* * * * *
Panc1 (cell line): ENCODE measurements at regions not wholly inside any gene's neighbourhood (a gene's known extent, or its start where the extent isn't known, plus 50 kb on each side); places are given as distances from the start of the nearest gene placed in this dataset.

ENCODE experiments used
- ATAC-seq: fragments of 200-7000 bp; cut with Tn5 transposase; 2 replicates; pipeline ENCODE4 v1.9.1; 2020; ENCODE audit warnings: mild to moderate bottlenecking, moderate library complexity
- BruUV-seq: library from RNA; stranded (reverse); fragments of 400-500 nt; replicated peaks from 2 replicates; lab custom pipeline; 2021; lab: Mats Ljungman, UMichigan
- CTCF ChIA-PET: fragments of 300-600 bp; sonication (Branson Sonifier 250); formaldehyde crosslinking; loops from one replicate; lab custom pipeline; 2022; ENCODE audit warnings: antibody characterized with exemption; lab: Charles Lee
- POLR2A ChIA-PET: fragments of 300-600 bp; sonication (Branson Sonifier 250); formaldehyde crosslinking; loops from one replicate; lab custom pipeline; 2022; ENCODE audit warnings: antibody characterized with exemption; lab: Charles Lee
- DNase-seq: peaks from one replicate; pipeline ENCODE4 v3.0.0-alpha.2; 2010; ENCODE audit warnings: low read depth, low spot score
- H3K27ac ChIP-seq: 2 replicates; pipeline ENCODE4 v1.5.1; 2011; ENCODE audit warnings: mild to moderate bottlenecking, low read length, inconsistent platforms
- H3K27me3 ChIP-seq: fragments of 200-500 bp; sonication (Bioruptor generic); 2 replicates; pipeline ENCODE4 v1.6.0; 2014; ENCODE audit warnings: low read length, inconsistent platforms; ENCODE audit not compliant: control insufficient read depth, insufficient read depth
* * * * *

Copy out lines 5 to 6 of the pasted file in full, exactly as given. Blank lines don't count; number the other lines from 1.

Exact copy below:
- CTCF ChIA-PET: fragments of 300-600 bp; sonication (Branson Sonifier 250); formaldehyde crosslinking; loops from one replicate; lab custom pipeline; 2022; ENCODE audit warnings: antibody characterized with exemption; lab: Charles Lee
- POLR2A ChIA-PET: fragments of 300-600 bp; sonication (Branson Sonifier 250); formaldehyde crosslinking; loops from one replicate; lab custom pipeline; 2022; ENCODE audit warnings: antibody characterized with exemption; lab: Charles Lee